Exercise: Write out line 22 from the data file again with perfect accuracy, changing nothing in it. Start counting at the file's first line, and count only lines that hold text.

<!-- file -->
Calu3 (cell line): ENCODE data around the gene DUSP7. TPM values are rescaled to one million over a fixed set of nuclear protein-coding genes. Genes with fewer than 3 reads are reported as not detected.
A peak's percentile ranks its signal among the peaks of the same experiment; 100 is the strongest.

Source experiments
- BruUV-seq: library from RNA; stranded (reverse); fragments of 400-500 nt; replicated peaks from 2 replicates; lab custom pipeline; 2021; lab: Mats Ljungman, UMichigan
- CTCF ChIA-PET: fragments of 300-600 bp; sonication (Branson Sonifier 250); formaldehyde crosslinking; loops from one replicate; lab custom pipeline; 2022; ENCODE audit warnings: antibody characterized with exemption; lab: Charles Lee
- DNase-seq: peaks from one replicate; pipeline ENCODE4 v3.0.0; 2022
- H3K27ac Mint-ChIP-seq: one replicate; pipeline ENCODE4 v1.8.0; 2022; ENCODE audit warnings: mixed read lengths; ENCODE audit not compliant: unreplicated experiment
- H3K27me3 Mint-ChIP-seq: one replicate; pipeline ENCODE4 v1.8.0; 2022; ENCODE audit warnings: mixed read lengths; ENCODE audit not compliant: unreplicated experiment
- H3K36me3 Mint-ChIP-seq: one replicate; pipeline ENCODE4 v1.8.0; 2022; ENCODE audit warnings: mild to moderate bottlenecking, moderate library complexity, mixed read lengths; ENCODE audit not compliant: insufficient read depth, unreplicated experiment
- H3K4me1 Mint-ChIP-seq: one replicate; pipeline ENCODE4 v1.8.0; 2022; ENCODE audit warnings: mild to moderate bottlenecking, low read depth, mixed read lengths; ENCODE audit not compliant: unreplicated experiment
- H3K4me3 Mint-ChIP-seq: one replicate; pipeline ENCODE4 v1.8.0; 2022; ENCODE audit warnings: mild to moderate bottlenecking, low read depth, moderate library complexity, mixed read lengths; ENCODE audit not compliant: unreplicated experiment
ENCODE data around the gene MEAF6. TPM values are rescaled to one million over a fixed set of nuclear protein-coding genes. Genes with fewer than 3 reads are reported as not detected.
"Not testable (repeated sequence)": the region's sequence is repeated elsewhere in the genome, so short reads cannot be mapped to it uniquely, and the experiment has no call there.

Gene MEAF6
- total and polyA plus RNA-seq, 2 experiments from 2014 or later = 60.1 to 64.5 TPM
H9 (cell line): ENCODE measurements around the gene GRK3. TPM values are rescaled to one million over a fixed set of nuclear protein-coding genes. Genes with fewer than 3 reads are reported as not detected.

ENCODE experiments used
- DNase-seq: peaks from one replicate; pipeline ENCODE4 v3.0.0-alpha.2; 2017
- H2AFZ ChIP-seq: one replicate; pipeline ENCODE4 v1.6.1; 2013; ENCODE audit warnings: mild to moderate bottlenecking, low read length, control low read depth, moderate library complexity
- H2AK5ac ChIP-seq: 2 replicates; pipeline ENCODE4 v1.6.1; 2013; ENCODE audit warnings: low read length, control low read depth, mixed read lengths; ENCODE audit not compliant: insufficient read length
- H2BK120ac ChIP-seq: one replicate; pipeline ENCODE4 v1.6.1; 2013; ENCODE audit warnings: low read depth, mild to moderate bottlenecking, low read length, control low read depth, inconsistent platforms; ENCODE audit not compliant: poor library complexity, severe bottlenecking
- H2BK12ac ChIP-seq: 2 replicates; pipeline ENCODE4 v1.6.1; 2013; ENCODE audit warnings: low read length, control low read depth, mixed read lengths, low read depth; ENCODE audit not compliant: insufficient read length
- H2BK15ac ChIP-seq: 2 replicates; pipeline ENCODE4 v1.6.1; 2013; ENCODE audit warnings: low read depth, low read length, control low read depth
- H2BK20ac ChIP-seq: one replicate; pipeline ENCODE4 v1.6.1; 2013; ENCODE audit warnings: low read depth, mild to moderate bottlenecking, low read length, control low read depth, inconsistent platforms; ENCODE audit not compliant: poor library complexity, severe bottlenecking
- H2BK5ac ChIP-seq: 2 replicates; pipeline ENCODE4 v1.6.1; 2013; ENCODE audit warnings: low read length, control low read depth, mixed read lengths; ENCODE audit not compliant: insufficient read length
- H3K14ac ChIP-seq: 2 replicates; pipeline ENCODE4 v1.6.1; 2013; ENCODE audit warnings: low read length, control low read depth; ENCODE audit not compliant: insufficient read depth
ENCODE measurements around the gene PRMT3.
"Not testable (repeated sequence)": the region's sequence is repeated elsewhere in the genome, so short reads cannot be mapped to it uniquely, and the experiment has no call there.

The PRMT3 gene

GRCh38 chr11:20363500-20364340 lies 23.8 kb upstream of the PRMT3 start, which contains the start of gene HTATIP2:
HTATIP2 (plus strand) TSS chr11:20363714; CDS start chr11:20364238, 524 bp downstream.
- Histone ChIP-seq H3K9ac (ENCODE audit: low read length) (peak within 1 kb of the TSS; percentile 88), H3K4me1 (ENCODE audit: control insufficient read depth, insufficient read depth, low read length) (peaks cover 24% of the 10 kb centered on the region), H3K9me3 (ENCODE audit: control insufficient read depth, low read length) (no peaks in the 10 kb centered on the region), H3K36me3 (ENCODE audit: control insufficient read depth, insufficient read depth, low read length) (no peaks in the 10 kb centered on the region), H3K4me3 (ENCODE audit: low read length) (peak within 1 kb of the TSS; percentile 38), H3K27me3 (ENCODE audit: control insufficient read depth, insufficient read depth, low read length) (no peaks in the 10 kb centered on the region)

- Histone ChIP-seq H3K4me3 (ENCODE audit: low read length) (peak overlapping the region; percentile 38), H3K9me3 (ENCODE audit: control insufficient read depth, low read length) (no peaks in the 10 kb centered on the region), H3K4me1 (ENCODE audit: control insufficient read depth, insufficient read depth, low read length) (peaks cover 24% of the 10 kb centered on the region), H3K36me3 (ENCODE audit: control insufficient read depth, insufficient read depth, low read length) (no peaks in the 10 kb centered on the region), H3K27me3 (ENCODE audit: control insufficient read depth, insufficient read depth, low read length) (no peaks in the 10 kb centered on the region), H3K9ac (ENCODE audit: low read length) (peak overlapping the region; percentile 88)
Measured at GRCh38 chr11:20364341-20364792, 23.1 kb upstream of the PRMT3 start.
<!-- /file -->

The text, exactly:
- H2BK12ac ChIP-seq: 2 replicates; pipeline ENCODE4 v1.6.1; 2013; ENCODE audit warnings: low read length, control low read depth, mixed read lengths, low read depth; ENCODE audit not compliant: insufficient read length